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Mexico: Privatization
Country Study > Chapter 3 > The Economy > Macroeconomic Management > Privatization


Prior to 1970, the Mexican government operated relatively few productive enterprises. The influx of oil revenue during the 1970s, however, allowed the government to vastly expand its patronage resources by assuming ownership of hundreds of unprofitable firms. By 1982 the Mexican government ran 1,155 businesses, among them public enterprises (65 percent with state majority ownership and 6 percent with state minority ownership), trust funds, and decentralized agencies. President de la Madrid announced in February 1985 that 237 parastatal, and that fifty of the remaining 209 enterprises were in the process of being sold, merged, or closed.

Despite its overall success, the privatization program eliminated more than 400,000 jobs between 1983 and 1993. Far more enterprises were closed than sold, and the overwhelming majority of the latter were sold through acceptance of private bids, mainly from wealthy Mexican investors, rather than through stock offerings to employees or the public. Some newly privatized enterprises -- such as Astilleros Unidos de Veracruz, Mexico's largest shipyard -- subsequently came close to bankruptcy, and several sugar mills closed soon after they were privatized.

The Zedillo government continued its predecessor's search for new privatization opportunities. During 1995 it awarded five concessions to joint ventures between Mexican and foreign companies to operate in the long-distance telecommunications market following the expiration of the Mexican Telephone (Teléfonos de México -- Telmex) monopoly in January 1997. New privatization opportunities were expected to boost private capital formation, which had slumped in late 1995. The planned privatization of the secondary petrochemicals operation, Mexican Petroleum (Petróleos Mexicanos -- Pemex), however, had not occurred by mid-1996, in part because of opposition from the oil workers' union and elements within the ruling party. The government also delayed its offering of railroad concessions for privatization, partly out of concern about job losses. Moreover, it had to rescue the operators of Mexico's new private toll roads, who had sharply raised tolls to recoup construction costs and then faced insolvency because they had misjudged the volume of traffic.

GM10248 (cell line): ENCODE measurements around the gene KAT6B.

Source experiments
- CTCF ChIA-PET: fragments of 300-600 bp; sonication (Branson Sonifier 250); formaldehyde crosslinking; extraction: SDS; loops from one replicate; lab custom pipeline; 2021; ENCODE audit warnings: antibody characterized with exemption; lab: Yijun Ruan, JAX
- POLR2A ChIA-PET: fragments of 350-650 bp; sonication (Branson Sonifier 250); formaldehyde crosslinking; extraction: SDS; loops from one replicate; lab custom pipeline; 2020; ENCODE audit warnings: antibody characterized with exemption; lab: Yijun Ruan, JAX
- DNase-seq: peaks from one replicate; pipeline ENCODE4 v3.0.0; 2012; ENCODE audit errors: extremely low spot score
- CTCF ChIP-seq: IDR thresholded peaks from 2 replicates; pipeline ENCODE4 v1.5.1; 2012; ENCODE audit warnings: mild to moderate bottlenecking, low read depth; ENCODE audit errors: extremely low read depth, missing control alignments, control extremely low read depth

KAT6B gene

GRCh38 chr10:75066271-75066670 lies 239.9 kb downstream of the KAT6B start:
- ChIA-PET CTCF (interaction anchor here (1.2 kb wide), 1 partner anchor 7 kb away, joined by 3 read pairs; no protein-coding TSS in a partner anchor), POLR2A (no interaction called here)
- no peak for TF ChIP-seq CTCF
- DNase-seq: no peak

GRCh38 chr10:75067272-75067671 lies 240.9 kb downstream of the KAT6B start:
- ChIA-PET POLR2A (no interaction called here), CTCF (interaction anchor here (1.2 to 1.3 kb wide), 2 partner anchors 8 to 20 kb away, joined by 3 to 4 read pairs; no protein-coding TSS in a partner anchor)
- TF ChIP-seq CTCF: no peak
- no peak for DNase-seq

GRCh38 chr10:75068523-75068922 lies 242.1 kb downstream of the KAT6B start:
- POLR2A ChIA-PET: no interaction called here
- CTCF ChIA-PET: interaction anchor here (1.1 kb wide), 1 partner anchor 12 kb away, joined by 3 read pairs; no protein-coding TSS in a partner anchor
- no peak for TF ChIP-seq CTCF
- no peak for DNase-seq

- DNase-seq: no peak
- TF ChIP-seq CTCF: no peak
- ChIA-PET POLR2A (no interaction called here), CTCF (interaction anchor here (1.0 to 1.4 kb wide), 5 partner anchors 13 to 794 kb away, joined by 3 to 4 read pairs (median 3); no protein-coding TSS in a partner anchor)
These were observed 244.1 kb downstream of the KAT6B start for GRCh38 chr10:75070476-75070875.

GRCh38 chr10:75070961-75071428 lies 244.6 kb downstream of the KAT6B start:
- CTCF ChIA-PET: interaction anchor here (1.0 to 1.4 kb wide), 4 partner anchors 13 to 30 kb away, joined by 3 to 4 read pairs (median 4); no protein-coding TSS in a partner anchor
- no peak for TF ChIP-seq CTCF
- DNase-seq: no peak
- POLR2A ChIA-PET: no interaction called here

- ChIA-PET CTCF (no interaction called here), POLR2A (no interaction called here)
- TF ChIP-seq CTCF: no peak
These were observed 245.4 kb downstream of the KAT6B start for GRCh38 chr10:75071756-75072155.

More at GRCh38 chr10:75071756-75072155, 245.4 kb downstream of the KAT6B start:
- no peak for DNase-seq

Last Updated: June 1996

Editor's Note: Country Studies included here were published between 1988 and 1998. The Country study for Mexico was first published in 1996. Where available, the data has been updated through 2008. The date at the bottom of each section will indicate the time period of the data. Information on some countries may no longer be up to date. See the "Research Completed" date at the beginning of each study on the Title Page or the "Data as of" date at the end of each section of text. This information is included due to its comprehensiveness and for historical purposes.

Note that current information from the CIA World Factbook, U.S. Department of State Background Notes, Australia's Department of Foreign Affairs and Trade Country Briefs, the UK's Foreign and Commonwealth Office's Country Profiles, and the World Bank can be found on

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